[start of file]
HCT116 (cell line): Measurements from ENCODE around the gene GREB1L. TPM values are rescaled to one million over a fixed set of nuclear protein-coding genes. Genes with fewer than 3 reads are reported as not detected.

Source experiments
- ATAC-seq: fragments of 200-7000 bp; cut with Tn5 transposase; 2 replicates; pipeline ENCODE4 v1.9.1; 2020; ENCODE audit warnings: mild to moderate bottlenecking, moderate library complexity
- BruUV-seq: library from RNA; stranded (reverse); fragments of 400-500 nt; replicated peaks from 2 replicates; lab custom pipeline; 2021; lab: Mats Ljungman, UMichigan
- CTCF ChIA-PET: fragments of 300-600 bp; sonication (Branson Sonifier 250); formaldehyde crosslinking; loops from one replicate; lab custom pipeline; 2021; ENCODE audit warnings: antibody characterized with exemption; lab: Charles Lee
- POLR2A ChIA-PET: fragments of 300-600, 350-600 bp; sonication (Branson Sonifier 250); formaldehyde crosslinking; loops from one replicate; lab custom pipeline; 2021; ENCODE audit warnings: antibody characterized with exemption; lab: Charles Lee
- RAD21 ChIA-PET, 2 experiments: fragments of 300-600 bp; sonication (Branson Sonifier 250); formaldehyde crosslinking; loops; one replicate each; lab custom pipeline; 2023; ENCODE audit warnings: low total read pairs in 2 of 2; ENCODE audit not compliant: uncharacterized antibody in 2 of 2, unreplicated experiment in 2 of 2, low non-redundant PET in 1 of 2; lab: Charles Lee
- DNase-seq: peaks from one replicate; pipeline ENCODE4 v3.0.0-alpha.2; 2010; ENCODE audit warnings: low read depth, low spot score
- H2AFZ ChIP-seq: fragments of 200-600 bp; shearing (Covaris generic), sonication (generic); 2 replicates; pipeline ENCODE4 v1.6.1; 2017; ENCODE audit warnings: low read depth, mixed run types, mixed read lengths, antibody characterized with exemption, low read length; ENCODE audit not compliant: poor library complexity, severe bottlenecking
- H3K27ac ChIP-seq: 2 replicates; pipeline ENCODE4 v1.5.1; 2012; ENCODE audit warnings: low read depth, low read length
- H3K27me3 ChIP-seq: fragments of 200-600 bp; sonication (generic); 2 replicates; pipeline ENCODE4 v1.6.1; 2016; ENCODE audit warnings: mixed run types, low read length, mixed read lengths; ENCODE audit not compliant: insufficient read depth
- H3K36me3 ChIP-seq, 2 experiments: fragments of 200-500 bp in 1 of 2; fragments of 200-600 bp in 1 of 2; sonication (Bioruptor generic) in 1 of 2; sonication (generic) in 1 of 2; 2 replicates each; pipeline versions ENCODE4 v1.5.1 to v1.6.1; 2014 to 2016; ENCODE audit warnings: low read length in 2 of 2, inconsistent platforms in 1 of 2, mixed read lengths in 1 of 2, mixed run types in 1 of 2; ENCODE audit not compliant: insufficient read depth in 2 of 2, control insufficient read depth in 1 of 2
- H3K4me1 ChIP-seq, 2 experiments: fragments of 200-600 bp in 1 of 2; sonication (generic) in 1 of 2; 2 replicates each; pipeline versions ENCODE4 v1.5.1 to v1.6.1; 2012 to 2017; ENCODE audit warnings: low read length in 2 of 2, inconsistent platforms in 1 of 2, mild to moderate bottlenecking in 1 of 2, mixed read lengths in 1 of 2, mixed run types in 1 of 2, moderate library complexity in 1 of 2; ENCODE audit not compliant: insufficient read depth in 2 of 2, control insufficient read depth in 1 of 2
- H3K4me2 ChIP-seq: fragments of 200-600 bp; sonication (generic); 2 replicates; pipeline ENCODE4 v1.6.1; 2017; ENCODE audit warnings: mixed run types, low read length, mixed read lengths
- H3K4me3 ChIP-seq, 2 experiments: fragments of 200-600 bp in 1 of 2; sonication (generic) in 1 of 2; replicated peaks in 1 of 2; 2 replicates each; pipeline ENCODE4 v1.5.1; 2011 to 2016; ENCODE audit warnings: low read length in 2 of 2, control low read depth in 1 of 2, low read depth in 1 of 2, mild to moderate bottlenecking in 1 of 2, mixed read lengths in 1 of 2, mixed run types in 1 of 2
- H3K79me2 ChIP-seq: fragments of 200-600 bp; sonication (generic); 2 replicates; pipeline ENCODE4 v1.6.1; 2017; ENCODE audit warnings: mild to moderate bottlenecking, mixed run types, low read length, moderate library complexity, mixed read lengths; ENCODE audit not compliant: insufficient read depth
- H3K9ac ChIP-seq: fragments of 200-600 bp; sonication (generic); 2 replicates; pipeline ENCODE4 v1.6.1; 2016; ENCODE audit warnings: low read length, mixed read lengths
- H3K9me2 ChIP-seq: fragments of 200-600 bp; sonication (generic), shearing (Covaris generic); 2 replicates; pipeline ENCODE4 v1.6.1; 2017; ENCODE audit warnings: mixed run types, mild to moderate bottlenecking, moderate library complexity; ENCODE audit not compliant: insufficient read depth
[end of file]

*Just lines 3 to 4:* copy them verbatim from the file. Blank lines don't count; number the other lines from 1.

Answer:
- ATAC-seq: fragments of 200-7000 bp; cut with Tn5 transposase; 2 replicates; pipeline ENCODE4 v1.9.1; 2020; ENCODE audit warnings: mild to moderate bottlenecking, moderate library complexity
- BruUV-seq: library from RNA; stranded (reverse); fragments of 400-500 nt; replicated peaks from 2 replicates; lab custom pipeline; 2021; lab: Mats Ljungman, UMichigan